This post is about making Dysco and some of the process and thought that went into it.
Dysco is a self-initiated experimental 3D animation. I didn't really know what 'experimental' meant when people used it to describe their work, but now I think I have a better idea. To me it means that you're in somewhat uncharted territory, that you can't plan a map ahead but have to feel your way forward. This happened whilst making Dysco mainly because of the technical challenge of producing super-tightly synchronised animation to music. Planning out something so technically and conceptually complex befuddled me so I just resorted to just making little chunks at a time and then working it out later. This approach also allowed me to try out lots of different ideas and techniques and slot them in later. Unfortunately it also led to a somewhat fuzzy narrative thread but it did, in the end, allow the animation to be made.
Initially I aimed to make an abstract animation concerned only with synchronising shapes and sound. But the environments kept getting darker, influences from the real world crept in, especially the Snowdon leaks, the Arab Spring and maybe just the fact of living in London, the most surveilled city in the world. A lot of themes are also present from my earlier (and very stylistcally different) film Nothing To Fear. (Watch it here)
I spent a long time detailing the world of Dysco. Everything has a reason for being, for example the lampposts have solar panels and anti-climb spikes to stop interference with the cameras. The graffiti references various hacker groups and movements such as Lulsec and Anonymous. 'Freedom' or 'Resistance' is plastered on the walls in Turkish, Cantonese and Korean. The drones and security apparatus are branded with parodies of major tech companies, FreeSec is based on the Google Chrome logo whilst Omni is a parody of Facebook.
Musically it proved tricky to work with composers as I needed such specific sounds and timings. There was a lot of R&D to do and the audio and visuals were so interdependent that in the end it turned out to be easier to compose the audio myself. I hadn't a lot of experience in creating music so I had to learn some new software but it was a lot of fun. It really made me realise how much dedication and craft is needed to make well produced music. When I'd finally cut the film together Dom from Toot! took my audio and made it sound professional. He used my noises as a guide for timing and replaced or processed them and did a lot of work on sound design and mixing as well as adding lots of formant shifting to give it a nice glitchy quality.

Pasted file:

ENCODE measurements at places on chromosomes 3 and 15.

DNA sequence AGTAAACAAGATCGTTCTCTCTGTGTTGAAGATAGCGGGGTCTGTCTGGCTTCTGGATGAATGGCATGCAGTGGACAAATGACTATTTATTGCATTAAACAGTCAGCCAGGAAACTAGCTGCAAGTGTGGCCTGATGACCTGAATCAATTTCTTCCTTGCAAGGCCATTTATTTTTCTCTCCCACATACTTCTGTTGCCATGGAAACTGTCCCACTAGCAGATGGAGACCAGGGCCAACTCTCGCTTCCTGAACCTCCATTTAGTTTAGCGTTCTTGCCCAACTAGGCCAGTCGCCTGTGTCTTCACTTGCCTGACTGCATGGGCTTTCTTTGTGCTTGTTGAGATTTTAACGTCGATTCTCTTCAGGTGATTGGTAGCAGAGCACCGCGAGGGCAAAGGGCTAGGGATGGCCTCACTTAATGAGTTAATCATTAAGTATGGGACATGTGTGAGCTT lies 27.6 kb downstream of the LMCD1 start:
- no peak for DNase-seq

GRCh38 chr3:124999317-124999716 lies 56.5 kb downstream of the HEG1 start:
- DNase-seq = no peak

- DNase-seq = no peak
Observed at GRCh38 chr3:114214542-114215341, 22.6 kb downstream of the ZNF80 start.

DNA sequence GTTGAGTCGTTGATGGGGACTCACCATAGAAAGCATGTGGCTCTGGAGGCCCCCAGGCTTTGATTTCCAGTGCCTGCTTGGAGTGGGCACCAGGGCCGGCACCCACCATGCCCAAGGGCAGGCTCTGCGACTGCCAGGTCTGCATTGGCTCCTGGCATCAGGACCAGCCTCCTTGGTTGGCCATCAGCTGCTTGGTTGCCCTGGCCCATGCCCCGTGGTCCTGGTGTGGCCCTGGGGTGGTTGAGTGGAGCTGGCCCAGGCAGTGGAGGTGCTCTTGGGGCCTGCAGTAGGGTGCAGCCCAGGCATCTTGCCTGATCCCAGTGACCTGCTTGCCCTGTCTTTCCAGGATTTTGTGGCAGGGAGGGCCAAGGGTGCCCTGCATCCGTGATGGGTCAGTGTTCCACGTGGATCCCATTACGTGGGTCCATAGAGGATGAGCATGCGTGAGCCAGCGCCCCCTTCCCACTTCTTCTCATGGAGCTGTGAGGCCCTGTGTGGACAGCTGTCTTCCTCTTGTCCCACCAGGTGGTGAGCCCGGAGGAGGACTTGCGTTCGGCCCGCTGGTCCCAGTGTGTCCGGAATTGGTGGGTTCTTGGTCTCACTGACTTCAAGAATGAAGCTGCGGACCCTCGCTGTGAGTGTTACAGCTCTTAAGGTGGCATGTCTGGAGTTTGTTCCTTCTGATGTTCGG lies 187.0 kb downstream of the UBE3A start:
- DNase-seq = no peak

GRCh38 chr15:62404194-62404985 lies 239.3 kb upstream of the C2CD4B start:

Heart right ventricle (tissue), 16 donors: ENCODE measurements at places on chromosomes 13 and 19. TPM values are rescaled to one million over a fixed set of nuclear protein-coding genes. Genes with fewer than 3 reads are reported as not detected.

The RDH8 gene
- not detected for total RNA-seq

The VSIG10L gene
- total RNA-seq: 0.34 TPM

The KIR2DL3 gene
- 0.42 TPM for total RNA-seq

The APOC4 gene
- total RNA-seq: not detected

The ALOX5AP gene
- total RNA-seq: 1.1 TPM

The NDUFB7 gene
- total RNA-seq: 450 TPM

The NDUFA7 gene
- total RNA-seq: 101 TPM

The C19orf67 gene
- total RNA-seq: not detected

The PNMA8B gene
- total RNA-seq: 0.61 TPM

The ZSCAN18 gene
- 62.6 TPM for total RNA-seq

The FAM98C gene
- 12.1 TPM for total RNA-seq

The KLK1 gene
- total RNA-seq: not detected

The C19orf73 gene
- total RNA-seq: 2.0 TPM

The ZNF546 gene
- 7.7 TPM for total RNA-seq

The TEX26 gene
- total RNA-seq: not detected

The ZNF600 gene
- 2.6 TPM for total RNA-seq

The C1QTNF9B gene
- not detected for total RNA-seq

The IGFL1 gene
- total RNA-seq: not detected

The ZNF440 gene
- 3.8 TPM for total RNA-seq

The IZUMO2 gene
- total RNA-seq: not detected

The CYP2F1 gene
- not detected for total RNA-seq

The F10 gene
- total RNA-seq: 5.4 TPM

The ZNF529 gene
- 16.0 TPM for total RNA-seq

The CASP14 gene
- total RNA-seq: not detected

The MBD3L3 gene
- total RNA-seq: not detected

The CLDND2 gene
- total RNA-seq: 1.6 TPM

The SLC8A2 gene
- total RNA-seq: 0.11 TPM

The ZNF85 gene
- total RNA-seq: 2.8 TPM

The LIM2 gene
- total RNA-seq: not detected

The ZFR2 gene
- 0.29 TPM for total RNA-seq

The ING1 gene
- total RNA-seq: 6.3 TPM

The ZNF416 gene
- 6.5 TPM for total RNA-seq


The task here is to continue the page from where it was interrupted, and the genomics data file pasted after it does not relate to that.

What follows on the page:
Many of my early tests were automated animation driven by the audio. In the end the majority of the animation was done manually but there are still some automated sections. This was because I was doing such small sections of animation there was no real need automate it, it in fact was harder to create generative systems than it was to just key it by hand. I think audio driven animation is an interesting area and something I'll continue to explore, it'd be particularly good for making semi-automated music videos or even in live performances.
The environments are based on photographs I took around London. I used Cinema 4D's Projection Man tool to project it onto geometry and then I began populating it with futuristic buildings, barbed wire and drones. Before building anything in 3D I generally researched in online and sketched it out by hand.
Most of the animation and particle work was created in Cinema 4D. I used After Effects to composite and add in extra effects and Premier to arrange and edit everything. I found the integration between After Effects and Premier CC surprisingly good.
I used Thinking Particles and Xpresso a lot for the early automation tests but soon I was mainly keyframing the animation and X-Particles became my new particle plug-in of choice. It's a powerful tool and a lot of fun, if you're into that type of thing :)